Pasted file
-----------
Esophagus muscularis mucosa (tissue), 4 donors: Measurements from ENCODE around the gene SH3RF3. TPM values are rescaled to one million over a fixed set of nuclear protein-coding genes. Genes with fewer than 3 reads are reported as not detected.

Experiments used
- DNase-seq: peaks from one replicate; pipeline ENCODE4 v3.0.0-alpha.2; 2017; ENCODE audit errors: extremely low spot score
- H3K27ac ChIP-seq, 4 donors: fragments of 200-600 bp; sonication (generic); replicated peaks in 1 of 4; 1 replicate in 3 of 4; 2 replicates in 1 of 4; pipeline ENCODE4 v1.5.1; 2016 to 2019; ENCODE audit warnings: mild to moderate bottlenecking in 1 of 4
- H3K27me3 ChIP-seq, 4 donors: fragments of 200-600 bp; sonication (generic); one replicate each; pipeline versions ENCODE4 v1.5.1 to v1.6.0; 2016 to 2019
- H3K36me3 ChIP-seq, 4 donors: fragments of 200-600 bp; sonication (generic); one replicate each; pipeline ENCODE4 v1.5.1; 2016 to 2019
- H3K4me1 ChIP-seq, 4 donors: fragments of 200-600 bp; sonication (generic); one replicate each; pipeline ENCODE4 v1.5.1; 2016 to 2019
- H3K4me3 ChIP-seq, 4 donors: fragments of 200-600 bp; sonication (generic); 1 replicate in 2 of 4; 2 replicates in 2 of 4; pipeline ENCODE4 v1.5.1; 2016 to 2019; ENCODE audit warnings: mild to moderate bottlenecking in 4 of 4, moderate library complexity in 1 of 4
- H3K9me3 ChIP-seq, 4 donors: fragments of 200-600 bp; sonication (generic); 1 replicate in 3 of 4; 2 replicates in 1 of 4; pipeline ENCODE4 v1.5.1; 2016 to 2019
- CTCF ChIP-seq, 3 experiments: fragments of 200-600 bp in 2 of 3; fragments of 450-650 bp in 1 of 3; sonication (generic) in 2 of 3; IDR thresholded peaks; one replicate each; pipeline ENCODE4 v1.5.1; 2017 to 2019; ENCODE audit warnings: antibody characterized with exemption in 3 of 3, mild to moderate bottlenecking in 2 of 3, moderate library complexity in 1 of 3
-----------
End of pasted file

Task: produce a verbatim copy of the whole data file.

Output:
Esophagus muscularis mucosa (tissue), 4 donors: Measurements from ENCODE around the gene SH3RF3. TPM values are rescaled to one million over a fixed set of nuclear protein-coding genes. Genes with fewer than 3 reads are reported as not detected.

Experiments used
- DNase-seq: peaks from one replicate; pipeline ENCODE4 v3.0.0-alpha.2; 2017; ENCODE audit errors: extremely low spot score
- H3K27ac ChIP-seq, 4 donors: fragments of 200-600 bp; sonication (generic); replicated peaks in 1 of 4; 1 replicate in 3 of 4; 2 replicates in 1 of 4; pipeline ENCODE4 v1.5.1; 2016 to 2019; ENCODE audit warnings: mild to moderate bottlenecking in 1 of 4
- H3K27me3 ChIP-seq, 4 donors: fragments of 200-600 bp; sonication (generic); one replicate each; pipeline versions ENCODE4 v1.5.1 to v1.6.0; 2016 to 2019
- H3K36me3 ChIP-seq, 4 donors: fragments of 200-600 bp; sonication (generic); one replicate each; pipeline ENCODE4 v1.5.1; 2016 to 2019
- H3K4me1 ChIP-seq, 4 donors: fragments of 200-600 bp; sonication (generic); one replicate each; pipeline ENCODE4 v1.5.1; 2016 to 2019
- H3K4me3 ChIP-seq, 4 donors: fragments of 200-600 bp; sonication (generic); 1 replicate in 2 of 4; 2 replicates in 2 of 4; pipeline ENCODE4 v1.5.1; 2016 to 2019; ENCODE audit warnings: mild to moderate bottlenecking in 4 of 4, moderate library complexity in 1 of 4
- H3K9me3 ChIP-seq, 4 donors: fragments of 200-600 bp; sonication (generic); 1 replicate in 3 of 4; 2 replicates in 1 of 4; pipeline ENCODE4 v1.5.1; 2016 to 2019
- CTCF ChIP-seq, 3 experiments: fragments of 200-600 bp in 2 of 3; fragments of 450-650 bp in 1 of 3; sonication (generic) in 2 of 3; IDR thresholded peaks; one replicate each; pipeline ENCODE4 v1.5.1; 2017 to 2019; ENCODE audit warnings: antibody characterized with exemption in 3 of 3, mild to moderate bottlenecking in 2 of 3, moderate library complexity in 1 of 3